It's not uncooked, in the phrase of the French Communist Roland Barthes, but it's only very lightly cooked. 

It's also a cheap place to stay.

Tourism is the future, says my guide Michael, but the fighting in Donetsk and Lugansk means almost no foreign tourists visit from outside the former Soviet Union.

The young go west. Michael, who loves living in Vilkovo, says that "the delta is good for trips but not for life". 

As Marx said, one man's picturesqueness is another man's poverty. 

Michael is a happy man with a doctorate in biology and two bonny grandchildren. He takes me in a speed boat with a canopy to the sea.

In forty minutes I stand on what Michael and his colleagues at the Ukrainian Delta Tourist Board christened Kilometre 0 twenty years ago - or rather two or three hundred yards from there, as the land has encroached on the sea since then and the sign has had to be shifted several times. 

He showed me the place where the sign originally stood.

This he tells me is the newest part of Europe. 

Across the channel or canal, pelicans prance along a narrow, sandy spit. Above, the bright blue of the Black Sea; below, the muddy grey of the river. 


Suddenly a a large, dark dolphin cavorts. 

This is the tenth time Michael has seen one in the delta in forty years.

An historical note. Bolshevik Russia marched into Bessarabia including Izmail, Vilkovo and what is now the Republic of Moldova, following the infamous Molotov Ribbentrop Pact, although the pact had made no reference to Bessarabia. The annexation made Ribbentrop angry but he advised Romania not to resist.

I, of course, abominate Hitler and Stalin, as we all do (when will they disappear into the distant past?), but such a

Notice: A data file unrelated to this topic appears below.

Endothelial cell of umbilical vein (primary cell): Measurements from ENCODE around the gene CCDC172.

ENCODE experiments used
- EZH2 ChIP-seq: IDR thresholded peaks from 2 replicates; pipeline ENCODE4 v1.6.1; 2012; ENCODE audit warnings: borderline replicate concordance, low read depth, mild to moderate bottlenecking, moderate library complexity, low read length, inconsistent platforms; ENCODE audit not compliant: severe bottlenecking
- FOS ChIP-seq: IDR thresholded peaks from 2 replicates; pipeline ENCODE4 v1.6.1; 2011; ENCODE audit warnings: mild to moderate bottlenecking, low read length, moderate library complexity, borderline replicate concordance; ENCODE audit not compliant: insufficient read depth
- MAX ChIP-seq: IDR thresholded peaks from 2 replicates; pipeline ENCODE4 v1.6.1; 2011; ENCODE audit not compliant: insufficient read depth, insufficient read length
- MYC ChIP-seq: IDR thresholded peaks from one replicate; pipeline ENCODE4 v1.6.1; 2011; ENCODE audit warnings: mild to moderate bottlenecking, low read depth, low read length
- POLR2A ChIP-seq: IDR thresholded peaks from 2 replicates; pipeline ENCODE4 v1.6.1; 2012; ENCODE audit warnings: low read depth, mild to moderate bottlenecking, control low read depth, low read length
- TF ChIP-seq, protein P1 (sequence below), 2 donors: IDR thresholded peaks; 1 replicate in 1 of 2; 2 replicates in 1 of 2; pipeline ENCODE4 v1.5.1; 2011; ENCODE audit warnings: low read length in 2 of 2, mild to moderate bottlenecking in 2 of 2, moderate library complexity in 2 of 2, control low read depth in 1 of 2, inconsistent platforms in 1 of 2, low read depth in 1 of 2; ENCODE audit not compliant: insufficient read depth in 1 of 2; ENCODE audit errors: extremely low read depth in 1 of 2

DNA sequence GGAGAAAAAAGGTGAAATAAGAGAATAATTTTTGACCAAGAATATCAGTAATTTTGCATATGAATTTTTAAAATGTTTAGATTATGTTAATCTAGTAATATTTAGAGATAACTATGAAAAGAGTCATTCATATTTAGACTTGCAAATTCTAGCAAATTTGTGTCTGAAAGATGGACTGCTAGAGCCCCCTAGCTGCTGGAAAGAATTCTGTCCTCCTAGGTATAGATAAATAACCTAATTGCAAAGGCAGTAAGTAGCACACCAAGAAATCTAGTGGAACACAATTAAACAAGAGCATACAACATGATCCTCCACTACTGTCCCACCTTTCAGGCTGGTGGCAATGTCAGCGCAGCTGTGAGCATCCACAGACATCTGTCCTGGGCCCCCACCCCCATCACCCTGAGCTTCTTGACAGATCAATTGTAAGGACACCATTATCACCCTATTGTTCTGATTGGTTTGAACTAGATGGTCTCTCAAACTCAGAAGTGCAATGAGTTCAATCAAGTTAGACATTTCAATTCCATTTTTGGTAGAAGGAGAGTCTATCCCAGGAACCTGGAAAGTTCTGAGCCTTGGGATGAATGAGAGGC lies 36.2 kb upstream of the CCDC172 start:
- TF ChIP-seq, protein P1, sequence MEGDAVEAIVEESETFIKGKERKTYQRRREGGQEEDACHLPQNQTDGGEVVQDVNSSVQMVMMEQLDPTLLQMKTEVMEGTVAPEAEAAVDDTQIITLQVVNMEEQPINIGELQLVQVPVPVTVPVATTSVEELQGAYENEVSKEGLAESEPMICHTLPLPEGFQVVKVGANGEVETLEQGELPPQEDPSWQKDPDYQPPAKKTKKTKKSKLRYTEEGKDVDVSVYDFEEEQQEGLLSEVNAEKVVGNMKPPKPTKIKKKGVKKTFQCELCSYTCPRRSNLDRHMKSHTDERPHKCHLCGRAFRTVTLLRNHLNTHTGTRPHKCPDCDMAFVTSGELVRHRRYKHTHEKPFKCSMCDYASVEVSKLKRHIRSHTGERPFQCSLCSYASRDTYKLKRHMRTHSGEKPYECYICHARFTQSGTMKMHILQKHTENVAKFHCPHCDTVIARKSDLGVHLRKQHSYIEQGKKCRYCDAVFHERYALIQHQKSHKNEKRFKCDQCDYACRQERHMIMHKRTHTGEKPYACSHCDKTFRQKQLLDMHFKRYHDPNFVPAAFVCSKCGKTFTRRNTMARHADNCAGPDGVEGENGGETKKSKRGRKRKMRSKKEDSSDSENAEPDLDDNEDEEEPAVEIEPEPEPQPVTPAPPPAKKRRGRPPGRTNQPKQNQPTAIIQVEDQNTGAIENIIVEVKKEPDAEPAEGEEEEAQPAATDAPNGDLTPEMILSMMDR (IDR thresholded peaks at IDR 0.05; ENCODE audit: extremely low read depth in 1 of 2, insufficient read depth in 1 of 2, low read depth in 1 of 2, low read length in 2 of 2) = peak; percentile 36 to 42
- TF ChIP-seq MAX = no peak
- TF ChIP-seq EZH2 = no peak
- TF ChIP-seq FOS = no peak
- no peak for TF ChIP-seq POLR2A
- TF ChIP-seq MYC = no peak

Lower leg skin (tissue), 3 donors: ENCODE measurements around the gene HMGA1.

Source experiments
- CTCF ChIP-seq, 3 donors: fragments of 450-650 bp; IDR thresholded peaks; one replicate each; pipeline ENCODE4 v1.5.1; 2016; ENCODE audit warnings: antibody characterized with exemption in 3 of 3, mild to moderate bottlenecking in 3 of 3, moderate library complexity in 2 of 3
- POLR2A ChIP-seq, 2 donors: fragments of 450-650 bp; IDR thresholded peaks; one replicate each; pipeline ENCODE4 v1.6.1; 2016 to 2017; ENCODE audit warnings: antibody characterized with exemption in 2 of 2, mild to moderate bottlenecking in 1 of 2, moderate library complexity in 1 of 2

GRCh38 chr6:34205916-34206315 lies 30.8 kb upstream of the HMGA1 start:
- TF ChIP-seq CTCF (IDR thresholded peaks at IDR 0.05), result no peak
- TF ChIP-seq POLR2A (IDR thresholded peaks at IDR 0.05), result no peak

lot of humbug is talked about the wretched pact. 

AJP Taylor said that Russia had more right to the lands it seized because of the infamous pact, the Baltic States, Eastern Poland and Bessarabia, than the USA had to New Mexico.

On Khrushchev's advice, Stalin slotted this area into the Ukrainian not the Moldavian Socialist Republic and so Ukraine is where it is now. 

Fifteen years later Khrushchev, by then Stalin's successor, took the Crimea from Russia and gave it to Ukraine, whereby hangs a tale. 

If you do stay at Izmail I highly recommend the Hotel Zeytun in every respect except that it is on the edge, not in the centre, of the sprawling town. It has four stars, is the best hotel in the town and the staff are wonderful. A room costs €30 a night, including an excellent Ukrainian breakfast with sweet dumplings, Ukrainian porridge, cheese etc. 

4 comments:

  1. According to Herodotus, Darius's success consisted of getting his forces safely out of Scythian territory.

    "Than the USA had to New Mexico." The USA had no right that I can think of, but "more than" implies the existence of some right.

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    1. You are correct on the latter point - they had absolutely no right.

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  2. Stalin might have said in 1939 what Karamzin said in 1819. 'Let foreigners condemn the partition of Poland. We took what was ours.'

    https://books.google.com.ua/books?id=OjMsBwAAQBAJ&pg=PA27&lpg=PA27&dq=bessarabia+AJP+taylor&source=bl&ots=u3ftnuGOM8&sig=ACfU3U3YPVeEhwy-9XFTF50VVM0GsyJ6OQ&hl=en&sa=X&ved=2ahUKEwj0i-eQztjxAhXNlYsKHU26CRQQ6AEwCnoECAcQAg#v=onepage&q=bessarabia%20AJP%20taylor&f=false


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  3. Tatiana Bratescu commented:

    The Scythian campaign was decisive in that the Persians (under the command of Darius I) abandoned the attempt to subjugate the European Scythians.
    Herodotus was correct in his assessment: the Scythians owed their escape to their mobility, their lack of inhabited centres, and the skill of their mounted archers. Their refusal to submit to Persia was mainly due to the ordinary man's belief that what brought him and his tribe honour was the killing of enemies.